Hesketh family split over sale of Easton Neston heirlooms

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The sale of Lord Hesketh's 400-year-old fortune has caused friction among family members who fear the former Tory treasurer and chief whip sold off important heirlooms.

Some of the family were so concerned last week that they joined the ranks of public bidders gathered at the family seat of Easton Neston in Northamptonshire for the three-day sale of the 1,500 paintings, furniture and objets d'art.

Lord Hesketh's brother Johnny and two cousins are believed to have tried to keep the heirlooms in family hands by making anonymous bids. Toys and sports equipment are thought to have been bought by cousins who still treasure memories of playing with them between the wars.

But other items also found good homes. A 19th-century Sikh religious text, in ink and gouache, was sold for £12,000 to a group representing a Leamington Spa temple. And an opium pipe was bought by an American cartoonist working for The New Yorker, whose family had connections with the pipe's original owner, William Sheraton.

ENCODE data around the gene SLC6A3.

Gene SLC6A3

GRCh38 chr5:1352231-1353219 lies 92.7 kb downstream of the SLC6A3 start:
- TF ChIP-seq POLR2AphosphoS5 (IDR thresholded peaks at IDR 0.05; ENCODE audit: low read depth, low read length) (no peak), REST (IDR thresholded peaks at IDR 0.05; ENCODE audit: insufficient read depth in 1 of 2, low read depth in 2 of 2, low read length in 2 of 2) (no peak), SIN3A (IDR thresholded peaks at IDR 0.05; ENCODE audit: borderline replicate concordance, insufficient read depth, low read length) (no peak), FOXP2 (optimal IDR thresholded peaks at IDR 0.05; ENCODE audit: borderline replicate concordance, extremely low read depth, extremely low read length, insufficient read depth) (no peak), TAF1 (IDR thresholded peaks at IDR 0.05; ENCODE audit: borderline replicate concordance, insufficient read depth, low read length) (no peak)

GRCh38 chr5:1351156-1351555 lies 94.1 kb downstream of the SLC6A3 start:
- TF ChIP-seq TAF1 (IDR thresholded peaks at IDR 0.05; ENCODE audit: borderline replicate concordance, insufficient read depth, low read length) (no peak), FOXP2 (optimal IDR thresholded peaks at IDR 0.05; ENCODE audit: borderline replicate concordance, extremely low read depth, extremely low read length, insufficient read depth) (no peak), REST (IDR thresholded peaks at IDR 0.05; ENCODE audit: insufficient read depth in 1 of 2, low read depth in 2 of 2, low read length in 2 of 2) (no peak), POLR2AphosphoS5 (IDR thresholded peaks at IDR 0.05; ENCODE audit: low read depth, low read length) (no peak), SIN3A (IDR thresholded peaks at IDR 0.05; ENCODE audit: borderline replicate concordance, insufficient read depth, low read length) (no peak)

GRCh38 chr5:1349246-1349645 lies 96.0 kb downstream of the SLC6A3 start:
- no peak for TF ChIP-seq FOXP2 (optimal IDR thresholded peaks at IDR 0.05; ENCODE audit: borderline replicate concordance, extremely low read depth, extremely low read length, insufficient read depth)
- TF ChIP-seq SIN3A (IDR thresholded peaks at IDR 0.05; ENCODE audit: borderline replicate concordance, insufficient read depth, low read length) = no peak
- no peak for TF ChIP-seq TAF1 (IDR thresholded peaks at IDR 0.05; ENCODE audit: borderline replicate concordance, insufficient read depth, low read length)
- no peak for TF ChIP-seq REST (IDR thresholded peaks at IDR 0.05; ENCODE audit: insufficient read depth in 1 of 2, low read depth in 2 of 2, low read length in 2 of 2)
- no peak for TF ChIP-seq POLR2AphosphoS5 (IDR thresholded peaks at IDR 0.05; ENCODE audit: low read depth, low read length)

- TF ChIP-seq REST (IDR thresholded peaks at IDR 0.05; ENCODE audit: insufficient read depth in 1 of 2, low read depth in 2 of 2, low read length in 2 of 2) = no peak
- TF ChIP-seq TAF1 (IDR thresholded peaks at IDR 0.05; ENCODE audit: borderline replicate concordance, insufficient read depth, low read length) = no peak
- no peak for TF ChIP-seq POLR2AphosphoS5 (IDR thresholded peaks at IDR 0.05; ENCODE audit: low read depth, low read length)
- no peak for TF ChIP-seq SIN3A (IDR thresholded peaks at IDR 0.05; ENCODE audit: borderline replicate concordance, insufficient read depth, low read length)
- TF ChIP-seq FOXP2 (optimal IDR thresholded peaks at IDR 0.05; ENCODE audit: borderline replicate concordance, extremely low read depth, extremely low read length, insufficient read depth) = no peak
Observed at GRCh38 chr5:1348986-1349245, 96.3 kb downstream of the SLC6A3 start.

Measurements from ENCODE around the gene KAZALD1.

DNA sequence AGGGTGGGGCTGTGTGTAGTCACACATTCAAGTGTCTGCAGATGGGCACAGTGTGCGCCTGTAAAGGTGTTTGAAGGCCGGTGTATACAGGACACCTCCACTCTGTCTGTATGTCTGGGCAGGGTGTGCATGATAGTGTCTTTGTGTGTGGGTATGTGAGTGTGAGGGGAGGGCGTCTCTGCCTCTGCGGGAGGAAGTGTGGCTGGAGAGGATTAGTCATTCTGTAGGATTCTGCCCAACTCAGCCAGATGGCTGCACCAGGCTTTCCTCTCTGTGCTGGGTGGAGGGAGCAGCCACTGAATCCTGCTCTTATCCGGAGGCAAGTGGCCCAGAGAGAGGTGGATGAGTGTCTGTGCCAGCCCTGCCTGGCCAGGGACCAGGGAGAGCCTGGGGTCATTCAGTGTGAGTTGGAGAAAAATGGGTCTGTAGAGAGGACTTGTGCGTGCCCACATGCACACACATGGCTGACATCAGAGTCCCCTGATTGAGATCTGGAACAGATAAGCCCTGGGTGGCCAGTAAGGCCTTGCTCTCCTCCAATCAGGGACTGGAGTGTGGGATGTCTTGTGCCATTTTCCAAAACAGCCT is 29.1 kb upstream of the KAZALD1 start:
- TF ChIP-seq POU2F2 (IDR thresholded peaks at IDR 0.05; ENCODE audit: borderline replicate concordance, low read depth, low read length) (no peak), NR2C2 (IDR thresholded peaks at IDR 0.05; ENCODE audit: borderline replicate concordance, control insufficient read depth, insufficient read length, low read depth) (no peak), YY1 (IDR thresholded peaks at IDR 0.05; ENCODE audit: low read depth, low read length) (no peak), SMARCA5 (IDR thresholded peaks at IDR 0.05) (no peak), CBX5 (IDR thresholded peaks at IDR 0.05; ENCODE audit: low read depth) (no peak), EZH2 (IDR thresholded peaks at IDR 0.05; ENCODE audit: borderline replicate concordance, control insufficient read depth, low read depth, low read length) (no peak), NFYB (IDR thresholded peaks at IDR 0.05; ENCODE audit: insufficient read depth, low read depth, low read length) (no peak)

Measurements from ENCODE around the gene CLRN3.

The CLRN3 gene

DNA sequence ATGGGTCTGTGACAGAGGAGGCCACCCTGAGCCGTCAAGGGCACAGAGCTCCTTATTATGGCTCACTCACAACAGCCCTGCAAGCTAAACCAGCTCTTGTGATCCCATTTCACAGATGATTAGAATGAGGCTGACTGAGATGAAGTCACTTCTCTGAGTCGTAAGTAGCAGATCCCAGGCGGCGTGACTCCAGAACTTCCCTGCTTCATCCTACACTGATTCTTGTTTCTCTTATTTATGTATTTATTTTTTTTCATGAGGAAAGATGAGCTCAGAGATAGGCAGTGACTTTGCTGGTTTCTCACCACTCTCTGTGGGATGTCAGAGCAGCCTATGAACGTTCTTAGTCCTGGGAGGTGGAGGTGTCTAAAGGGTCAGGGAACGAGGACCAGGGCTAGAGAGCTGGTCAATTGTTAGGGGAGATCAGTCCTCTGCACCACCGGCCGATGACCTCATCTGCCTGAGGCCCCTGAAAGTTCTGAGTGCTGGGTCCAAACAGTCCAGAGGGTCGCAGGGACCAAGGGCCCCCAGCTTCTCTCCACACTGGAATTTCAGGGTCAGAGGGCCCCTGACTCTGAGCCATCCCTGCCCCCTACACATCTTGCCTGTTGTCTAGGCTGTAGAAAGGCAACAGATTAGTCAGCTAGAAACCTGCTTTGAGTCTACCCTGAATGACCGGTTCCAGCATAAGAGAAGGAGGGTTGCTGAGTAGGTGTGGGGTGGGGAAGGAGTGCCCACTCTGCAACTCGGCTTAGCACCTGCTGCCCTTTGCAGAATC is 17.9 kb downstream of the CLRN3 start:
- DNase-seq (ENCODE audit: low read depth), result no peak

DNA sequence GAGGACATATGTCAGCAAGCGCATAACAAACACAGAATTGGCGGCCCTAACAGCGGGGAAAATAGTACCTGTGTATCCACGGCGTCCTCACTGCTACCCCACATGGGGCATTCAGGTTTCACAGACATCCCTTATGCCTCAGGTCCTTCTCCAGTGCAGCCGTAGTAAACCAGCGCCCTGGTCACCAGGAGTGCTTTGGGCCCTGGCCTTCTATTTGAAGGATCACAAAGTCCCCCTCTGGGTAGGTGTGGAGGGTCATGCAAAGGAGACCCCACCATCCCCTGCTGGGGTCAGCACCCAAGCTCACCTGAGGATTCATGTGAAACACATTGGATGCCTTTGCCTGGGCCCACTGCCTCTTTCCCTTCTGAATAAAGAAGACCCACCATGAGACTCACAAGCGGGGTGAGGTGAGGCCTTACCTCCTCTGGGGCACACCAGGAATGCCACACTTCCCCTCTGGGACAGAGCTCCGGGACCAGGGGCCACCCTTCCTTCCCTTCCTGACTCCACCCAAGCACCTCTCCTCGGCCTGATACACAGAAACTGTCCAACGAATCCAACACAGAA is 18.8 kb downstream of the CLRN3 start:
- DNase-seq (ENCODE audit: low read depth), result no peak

The close of the sale marks the end of a traumatic time for the family. The auction followed the announcement a year ago by Lord Hesketh that he could no longer afford the huge costs of the upkeep of his estate. He said that just to maintain 400 acres of woodlands he planted to improve the pheasant shooting took three foresters at £75,000 a year. The annual costs of the whole estate were estimated to be £1m.

Sotheby's said only the sale of the collection of Lord Leverhulme in 2001 which fetched £9.5m, raised more money. Lord Hesketh will keep around £5m.

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